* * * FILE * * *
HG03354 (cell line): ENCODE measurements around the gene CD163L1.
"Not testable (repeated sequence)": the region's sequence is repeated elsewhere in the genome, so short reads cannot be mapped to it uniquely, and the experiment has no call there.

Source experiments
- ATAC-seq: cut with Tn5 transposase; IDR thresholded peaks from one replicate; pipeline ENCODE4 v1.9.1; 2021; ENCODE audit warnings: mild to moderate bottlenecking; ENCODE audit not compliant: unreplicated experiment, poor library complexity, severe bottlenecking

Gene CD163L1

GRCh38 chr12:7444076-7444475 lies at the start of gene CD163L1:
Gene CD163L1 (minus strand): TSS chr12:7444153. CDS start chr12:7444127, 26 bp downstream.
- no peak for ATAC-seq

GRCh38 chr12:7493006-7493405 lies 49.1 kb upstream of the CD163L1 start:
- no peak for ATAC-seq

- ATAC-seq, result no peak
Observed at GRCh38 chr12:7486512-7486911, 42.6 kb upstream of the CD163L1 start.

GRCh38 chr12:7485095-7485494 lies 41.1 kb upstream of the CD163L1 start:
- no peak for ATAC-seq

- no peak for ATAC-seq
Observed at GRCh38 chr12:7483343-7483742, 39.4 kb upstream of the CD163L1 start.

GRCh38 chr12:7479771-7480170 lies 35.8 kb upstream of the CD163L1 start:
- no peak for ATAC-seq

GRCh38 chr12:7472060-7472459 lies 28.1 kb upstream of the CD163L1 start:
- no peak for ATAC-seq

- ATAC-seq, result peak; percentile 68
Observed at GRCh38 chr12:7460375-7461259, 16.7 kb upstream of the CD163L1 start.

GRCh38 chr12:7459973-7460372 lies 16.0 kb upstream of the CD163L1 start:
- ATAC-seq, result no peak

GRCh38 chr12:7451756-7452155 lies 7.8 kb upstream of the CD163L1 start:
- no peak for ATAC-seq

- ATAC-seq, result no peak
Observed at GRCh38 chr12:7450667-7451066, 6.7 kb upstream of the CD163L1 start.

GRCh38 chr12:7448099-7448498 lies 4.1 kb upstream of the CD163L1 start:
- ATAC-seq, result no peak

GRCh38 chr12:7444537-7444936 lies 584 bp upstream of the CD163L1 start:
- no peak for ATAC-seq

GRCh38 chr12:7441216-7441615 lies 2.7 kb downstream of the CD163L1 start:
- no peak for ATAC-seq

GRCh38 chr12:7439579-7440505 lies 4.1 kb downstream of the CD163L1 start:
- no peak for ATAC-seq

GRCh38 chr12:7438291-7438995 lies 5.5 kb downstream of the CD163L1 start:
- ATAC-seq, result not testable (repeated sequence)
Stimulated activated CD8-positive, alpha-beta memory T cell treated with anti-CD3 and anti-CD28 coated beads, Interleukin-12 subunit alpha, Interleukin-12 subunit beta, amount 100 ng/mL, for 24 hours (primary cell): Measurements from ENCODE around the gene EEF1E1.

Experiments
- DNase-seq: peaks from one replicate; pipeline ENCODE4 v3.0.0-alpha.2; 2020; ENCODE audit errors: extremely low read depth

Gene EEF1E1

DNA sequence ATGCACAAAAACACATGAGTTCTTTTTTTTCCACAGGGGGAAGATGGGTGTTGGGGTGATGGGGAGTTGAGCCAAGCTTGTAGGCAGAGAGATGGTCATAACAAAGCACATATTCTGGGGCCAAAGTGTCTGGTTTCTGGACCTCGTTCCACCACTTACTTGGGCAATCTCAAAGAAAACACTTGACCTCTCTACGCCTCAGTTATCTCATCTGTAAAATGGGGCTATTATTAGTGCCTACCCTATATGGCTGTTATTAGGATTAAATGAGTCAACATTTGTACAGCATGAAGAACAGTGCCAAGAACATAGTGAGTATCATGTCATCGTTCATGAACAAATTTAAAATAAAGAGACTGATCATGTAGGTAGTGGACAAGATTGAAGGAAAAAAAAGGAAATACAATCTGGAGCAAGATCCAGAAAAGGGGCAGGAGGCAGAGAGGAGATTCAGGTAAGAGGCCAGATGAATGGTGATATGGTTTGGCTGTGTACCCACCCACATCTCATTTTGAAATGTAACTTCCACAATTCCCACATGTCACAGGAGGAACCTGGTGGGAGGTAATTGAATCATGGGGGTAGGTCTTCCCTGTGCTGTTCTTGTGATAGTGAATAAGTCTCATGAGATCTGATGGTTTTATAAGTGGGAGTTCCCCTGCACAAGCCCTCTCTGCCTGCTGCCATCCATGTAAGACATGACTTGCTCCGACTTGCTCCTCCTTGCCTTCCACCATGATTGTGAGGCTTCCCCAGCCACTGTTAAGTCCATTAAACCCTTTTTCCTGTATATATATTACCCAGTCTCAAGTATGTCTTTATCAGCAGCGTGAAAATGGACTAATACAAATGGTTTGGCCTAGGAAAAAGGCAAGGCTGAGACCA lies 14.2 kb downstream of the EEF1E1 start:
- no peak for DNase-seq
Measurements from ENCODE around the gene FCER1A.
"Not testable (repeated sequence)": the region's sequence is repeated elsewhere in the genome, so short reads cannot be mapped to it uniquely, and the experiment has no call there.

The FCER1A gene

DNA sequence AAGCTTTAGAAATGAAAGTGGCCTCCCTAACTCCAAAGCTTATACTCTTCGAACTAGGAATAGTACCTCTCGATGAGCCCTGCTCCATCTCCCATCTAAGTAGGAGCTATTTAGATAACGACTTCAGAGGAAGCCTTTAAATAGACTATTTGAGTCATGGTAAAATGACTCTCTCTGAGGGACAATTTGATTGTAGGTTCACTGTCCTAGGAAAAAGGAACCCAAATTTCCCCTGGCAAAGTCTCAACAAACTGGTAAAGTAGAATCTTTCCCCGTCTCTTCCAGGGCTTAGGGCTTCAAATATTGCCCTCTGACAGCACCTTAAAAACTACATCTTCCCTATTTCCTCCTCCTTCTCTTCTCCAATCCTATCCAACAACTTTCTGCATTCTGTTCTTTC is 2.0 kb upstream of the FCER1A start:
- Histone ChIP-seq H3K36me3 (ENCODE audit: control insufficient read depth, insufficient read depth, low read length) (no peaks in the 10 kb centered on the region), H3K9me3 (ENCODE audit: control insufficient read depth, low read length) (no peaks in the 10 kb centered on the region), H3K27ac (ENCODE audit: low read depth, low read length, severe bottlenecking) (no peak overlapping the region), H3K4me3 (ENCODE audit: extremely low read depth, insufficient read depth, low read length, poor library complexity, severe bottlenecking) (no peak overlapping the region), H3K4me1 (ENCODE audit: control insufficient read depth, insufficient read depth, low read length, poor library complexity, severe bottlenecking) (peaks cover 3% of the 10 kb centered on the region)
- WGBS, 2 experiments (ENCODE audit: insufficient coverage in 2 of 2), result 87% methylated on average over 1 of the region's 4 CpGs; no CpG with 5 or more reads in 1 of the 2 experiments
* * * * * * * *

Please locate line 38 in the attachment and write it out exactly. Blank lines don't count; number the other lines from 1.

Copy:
- ATAC-seq, result not testable (repeated sequence)